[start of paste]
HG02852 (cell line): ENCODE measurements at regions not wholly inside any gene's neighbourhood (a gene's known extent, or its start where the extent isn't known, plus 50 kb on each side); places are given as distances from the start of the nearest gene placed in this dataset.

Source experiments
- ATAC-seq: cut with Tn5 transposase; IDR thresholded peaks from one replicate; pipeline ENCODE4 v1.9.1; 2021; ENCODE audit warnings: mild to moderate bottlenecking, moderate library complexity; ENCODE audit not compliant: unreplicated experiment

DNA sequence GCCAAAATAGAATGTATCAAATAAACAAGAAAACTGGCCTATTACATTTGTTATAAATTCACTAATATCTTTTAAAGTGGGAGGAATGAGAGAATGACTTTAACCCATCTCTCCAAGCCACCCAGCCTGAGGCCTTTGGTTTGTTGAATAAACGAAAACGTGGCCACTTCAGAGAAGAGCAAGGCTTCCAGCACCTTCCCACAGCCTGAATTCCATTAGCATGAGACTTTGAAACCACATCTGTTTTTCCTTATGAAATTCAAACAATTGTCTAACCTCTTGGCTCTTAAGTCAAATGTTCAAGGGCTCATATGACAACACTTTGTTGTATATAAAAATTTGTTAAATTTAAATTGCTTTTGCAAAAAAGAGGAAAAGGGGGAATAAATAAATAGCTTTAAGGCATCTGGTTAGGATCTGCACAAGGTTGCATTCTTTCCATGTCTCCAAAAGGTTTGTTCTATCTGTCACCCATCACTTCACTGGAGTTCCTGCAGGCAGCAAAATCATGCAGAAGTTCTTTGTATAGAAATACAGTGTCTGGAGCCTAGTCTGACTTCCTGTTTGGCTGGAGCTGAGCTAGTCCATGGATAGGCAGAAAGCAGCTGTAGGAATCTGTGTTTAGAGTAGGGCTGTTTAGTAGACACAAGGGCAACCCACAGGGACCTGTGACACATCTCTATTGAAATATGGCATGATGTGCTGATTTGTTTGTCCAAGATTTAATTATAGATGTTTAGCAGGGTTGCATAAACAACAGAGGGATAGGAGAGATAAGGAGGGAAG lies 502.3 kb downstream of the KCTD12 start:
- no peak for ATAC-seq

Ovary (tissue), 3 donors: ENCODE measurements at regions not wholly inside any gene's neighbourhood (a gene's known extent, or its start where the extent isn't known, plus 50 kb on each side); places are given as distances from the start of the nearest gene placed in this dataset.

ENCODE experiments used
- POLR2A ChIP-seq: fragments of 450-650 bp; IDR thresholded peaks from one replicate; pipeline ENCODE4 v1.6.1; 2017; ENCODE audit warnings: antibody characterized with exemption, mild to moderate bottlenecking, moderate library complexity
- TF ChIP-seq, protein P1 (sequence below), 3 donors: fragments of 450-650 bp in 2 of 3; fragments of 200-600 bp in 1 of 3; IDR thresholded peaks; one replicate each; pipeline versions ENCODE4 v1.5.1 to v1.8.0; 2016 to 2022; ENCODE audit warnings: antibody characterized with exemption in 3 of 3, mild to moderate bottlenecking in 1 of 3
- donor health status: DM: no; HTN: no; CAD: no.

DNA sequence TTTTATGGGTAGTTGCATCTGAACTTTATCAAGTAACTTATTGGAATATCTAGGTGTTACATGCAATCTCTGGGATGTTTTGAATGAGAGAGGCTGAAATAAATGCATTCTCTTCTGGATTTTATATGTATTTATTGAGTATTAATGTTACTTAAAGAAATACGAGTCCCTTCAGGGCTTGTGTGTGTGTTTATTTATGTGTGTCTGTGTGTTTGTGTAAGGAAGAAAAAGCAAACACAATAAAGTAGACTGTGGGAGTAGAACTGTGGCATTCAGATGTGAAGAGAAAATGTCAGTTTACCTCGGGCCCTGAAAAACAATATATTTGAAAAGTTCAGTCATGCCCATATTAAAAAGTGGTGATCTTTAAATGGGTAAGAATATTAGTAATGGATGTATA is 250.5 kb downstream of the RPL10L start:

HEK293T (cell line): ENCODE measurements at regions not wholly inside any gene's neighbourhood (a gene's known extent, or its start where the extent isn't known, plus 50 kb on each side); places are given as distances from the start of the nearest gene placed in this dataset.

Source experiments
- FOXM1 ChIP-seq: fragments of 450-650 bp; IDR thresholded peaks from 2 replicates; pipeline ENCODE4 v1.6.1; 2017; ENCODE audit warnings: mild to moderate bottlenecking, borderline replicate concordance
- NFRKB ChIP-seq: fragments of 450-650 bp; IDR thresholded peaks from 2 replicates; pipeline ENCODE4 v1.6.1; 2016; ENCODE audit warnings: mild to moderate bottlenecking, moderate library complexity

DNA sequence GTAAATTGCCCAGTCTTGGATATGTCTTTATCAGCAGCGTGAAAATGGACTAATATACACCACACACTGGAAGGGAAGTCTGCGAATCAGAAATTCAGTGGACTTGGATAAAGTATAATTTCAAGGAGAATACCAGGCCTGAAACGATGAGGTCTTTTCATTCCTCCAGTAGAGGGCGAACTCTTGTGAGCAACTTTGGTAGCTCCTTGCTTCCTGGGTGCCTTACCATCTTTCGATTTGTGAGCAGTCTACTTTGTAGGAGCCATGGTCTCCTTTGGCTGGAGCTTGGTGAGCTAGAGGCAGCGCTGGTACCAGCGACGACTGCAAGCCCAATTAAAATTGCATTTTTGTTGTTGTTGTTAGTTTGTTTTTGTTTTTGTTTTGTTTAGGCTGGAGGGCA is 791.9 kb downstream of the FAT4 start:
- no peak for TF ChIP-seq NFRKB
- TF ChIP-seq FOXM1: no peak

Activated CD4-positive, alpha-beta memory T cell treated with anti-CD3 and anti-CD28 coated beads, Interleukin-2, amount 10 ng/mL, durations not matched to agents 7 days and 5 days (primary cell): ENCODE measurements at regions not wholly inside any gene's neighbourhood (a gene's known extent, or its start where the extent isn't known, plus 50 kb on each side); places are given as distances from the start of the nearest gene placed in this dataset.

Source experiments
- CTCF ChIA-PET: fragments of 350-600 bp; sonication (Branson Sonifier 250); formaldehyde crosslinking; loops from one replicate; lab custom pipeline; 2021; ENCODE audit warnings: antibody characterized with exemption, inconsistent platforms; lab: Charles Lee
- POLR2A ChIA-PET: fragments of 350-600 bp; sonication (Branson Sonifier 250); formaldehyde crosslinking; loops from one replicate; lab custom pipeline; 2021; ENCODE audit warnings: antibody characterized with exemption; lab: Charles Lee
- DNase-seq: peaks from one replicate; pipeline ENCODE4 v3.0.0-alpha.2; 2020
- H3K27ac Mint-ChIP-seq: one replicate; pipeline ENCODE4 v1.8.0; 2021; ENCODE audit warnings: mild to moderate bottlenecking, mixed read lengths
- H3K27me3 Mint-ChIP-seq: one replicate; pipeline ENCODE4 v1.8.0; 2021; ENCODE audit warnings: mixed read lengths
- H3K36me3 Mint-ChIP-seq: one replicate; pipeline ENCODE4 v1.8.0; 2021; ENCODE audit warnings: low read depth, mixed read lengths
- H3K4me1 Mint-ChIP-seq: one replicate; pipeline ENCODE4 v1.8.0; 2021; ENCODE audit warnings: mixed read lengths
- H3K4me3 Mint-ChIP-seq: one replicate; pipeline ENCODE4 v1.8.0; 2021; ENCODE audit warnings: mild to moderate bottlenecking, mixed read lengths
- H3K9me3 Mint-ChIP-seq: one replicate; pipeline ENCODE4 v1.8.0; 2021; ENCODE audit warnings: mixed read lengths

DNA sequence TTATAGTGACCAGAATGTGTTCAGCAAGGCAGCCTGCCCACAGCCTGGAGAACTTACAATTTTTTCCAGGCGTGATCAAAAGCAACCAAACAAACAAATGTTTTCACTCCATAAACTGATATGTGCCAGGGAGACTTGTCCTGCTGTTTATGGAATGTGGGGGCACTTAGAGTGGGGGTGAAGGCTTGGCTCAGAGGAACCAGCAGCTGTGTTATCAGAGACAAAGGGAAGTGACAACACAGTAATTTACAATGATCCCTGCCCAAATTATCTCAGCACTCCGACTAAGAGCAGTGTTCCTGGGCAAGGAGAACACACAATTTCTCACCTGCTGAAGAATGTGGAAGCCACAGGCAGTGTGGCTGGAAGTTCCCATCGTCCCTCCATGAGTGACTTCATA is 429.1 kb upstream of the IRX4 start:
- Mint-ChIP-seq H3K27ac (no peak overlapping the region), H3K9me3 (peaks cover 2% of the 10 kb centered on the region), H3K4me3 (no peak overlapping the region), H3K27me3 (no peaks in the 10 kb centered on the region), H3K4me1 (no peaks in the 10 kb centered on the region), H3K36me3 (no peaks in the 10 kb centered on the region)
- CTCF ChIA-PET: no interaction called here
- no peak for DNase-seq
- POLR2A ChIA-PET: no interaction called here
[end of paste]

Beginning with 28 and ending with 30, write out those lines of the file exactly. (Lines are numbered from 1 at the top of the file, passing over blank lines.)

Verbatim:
- H3K4me3 Mint-ChIP-seq: one replicate; pipeline ENCODE4 v1.8.0; 2021; ENCODE audit warnings: mild to moderate bottlenecking, mixed read lengths
- H3K9me3 Mint-ChIP-seq: one replicate; pipeline ENCODE4 v1.8.0; 2021; ENCODE audit warnings: mixed read lengths

DNA sequence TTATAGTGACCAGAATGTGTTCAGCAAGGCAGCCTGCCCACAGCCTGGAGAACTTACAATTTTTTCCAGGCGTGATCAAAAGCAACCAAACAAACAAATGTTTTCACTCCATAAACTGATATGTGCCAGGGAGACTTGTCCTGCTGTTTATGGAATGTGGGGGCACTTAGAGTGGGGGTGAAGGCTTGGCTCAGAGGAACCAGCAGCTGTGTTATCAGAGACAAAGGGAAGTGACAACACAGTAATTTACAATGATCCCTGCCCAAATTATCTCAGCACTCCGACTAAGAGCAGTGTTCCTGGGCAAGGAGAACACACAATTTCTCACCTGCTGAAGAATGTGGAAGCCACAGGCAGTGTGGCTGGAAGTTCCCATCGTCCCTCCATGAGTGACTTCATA is 429.1 kb upstream of the IRX4 start: